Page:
A conference on “Theology in Universities: State-Society Cooperation” has begun in the conference hall of the Danilovskaya Hotel in Moscow. It is organized with the support of the St Gregory the Theologian Charity. Its purpose is to systematise the experience of theological education in Russian universities and to elaborate measures for its extension on the basis of church-state and church-society partnership.
The presidium of the conference included Patriarch Kirill, Metropolitan Varsonofy of Saransk and Mordovia, chancellor of the Moscow Patriarchate, Metropolitan Hilarion of Volokolamsk in his capacity of rector of the Ss Cyril and Methodius Post-Graduate and Doctoral School, Metropolitan Merkury of Rostov and Novocherkassk, head of the Department for Religious Education and Catechism, Archbishop Yevgeny of Vereya, chairman of the Education Committee, A. Fursenko, presidential advisor, V. Sadovnichy, rector of Moscow University, and S. Karpov, dean of the Moscow University’s Department of History.
The Conference is attended by hierarchs, federal and regional government officials, leaders of church academic institutions and directors of theological academic programs – altogether over 200 people from over 40 regions in Russia.
In his opening remarks, Patriarch Kirill focused on the renewal of religious faith in Russian society today and the need to respond to it by offering a high quality theological education as it forms an adequate knowledge of religion and the Church. Theology in universities, he said, does not contradict the principle of secularity understood not in the spirit of aggressive secularism but as a neutral worldview and offered to those who freely choose it. ‘Theology in university is not an exotic discipline or a whim of some churchmen or an attempt to interfere in the other’s space to impose the religious worldview on students or to put obstacles for teaching traditional academic disciplines. Theology in universities is a cultural imperative for society which for a long time has been actually alienated from religion as a special sphere of human existence’, he said.
Patriarch Kirill called upon ruling bishops to show all possible concern for the development of cooperation between their dioceses and higher education institutions since ‘the presence of Orthodox theology in the common academic space and its creative interaction with humanitarian arts and natural science disciplines should help raise the level of academic theology as a complex of educational disciplines and a sphere of research’.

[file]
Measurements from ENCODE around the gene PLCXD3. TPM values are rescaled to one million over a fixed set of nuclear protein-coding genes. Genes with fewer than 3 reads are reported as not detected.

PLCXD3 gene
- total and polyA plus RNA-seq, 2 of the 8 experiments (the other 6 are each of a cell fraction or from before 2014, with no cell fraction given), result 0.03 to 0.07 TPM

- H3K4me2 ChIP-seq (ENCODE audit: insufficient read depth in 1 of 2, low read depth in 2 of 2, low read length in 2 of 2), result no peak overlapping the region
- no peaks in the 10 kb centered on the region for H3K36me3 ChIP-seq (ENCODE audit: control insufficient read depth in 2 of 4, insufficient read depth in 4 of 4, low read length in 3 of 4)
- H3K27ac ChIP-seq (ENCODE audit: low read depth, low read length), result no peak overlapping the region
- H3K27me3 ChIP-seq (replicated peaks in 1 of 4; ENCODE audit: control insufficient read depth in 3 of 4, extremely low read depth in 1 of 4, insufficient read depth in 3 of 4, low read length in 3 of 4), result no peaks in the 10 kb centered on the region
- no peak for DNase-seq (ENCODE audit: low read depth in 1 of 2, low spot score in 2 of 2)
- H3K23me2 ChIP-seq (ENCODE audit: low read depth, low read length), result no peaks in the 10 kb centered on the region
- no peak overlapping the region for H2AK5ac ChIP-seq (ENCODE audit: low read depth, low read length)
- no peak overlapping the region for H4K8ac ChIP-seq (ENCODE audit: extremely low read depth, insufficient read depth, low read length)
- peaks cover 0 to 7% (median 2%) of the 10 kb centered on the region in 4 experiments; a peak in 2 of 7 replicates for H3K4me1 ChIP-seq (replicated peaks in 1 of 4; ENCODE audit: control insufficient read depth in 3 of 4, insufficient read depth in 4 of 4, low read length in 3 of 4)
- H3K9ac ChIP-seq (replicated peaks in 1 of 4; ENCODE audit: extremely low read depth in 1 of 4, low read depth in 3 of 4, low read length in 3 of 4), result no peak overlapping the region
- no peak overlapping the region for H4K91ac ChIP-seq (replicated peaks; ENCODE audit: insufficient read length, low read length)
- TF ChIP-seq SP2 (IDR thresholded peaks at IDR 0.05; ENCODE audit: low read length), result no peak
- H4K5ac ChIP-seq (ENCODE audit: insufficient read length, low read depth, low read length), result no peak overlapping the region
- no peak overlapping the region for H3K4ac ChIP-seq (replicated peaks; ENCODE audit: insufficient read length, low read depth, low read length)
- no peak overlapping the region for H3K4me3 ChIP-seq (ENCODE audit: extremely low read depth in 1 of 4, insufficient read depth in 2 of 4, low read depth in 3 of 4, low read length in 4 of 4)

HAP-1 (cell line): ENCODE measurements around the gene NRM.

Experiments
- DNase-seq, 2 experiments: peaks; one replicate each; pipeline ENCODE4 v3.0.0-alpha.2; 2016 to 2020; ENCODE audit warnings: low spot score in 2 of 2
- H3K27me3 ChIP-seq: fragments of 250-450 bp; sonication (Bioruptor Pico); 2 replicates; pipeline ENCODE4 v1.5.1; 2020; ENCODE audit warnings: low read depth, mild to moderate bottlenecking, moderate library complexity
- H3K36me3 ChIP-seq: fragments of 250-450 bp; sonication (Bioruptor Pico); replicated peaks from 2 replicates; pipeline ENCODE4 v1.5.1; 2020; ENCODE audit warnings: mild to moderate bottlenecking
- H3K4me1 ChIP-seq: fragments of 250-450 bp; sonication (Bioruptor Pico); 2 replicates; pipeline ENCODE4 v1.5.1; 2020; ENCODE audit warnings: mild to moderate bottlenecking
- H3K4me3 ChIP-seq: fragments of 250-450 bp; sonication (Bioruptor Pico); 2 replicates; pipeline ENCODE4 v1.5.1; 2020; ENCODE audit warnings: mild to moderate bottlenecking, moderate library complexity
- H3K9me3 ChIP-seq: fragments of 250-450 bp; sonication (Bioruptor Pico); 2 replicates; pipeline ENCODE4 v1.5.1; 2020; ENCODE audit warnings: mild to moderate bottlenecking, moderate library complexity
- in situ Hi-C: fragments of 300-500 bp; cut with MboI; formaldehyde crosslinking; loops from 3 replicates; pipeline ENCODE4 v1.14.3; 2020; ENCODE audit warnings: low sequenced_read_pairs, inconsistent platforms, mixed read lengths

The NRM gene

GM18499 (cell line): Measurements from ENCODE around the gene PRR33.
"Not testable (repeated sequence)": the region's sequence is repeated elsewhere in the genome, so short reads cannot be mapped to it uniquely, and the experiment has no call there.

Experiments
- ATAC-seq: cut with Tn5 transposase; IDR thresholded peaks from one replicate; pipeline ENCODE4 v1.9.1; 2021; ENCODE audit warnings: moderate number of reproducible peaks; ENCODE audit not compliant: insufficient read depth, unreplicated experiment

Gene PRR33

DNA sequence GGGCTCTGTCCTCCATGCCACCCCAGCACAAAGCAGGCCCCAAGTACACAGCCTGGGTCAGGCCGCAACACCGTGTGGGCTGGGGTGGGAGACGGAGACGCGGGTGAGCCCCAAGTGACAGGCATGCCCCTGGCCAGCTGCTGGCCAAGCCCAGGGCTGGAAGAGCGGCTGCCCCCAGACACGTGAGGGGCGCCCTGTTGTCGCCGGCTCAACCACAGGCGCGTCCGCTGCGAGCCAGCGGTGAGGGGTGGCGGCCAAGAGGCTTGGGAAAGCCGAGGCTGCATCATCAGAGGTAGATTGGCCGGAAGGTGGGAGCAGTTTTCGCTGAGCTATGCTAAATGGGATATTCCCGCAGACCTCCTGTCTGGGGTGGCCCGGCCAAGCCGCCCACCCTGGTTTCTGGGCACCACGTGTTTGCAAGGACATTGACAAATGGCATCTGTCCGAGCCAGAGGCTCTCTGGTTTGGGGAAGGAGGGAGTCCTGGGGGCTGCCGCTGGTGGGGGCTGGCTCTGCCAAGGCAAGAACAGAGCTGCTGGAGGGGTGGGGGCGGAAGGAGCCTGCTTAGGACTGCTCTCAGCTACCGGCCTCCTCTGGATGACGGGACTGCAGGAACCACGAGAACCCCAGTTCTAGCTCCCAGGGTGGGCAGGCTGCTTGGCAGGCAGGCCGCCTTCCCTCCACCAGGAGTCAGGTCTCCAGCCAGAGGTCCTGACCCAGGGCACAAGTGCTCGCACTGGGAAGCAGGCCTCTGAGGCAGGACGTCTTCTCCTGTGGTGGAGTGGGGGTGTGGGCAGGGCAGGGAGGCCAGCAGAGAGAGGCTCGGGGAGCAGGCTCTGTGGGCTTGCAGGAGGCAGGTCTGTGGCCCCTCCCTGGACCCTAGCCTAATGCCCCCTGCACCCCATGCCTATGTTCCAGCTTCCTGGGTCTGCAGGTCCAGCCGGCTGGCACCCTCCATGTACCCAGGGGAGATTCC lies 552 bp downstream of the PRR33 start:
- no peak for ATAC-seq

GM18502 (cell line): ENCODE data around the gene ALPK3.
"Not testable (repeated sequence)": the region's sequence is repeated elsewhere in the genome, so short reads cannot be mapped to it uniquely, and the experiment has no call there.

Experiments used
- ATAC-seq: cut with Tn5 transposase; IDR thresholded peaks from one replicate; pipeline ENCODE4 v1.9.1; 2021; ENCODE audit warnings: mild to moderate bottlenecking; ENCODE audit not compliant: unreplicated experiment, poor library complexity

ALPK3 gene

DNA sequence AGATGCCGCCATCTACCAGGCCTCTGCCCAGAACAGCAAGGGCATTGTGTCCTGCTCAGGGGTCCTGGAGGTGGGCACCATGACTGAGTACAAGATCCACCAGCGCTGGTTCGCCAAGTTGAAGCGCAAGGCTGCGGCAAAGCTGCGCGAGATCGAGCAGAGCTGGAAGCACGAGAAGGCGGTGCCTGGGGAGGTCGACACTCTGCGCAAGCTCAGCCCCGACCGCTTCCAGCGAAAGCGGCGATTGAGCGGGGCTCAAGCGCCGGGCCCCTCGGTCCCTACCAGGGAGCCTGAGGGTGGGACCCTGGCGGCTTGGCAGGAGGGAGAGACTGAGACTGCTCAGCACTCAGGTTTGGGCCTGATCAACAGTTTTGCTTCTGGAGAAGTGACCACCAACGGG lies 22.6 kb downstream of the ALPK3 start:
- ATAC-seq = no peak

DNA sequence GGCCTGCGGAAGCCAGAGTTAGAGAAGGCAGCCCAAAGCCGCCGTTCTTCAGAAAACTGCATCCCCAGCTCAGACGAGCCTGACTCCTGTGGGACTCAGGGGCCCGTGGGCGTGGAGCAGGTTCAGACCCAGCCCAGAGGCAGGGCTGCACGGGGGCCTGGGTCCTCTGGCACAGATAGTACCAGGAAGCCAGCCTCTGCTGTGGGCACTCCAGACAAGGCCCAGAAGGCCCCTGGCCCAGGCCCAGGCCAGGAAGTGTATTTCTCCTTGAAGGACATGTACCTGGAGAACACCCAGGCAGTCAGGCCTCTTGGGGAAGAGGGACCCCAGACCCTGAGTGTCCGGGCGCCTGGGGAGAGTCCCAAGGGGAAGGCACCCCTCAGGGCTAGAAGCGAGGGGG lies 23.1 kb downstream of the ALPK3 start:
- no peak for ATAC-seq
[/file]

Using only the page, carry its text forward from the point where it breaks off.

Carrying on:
Pointing to the progress made in teaching theology in universities in recent years, Patriarch Kirill draw the participants’ attention to the existing problems, the most important of them being the absence of a united system of theological education in higher education schools. As urgent measures for optimizing the situation, he pointed to the need to regulate the partnership between the state and religious confessions in theological education and to elaborate and adopt a long-term plan for the logistic and financial support of theological education in universities as a united system and for inclusion of theology in the list of research specialities recognized by the Higher Attestation Commission. He also called all healthy forces of society including the Church and other religious confessions and the religious and secular education system to unite efforts for solving spiritual and moral problems facing our society.
Mr. A. Sadovnichy spoke about the role of the Russian Orthodox Church in the history of Moscow State University and the cooperation between his university and Moscow Theological Academy. ‘From the historical perspective, the Orthodox Church played an exceptional role in the development of public education in Russia’, he said. He also informed the gathering about the work of the Board for Theology established together by the Moscow University’s Department of History and the St. Tikhon’s Humanitarian University and reported that as of today, chairs of theology have been opened in over 30 higher education institutes in Russia.
Mr. Fursenko, in his speech, dealt among other things with the existing experience of cooperation between the government and the Russian Church.
Metropolitan Hilarion, in his remarks, spoke about interaction between theology and other academic disciplines.
Several university rectors and scholars shared their experience of teaching theology in their schools.
On November 29, the Conference will continue working in sections. Section I will deal with the theme ‘Church, Society, University: Models and Strategies of Cooperation’ and Section II with ‘Theological Education: From a Baccalaureate School to a Research Center’.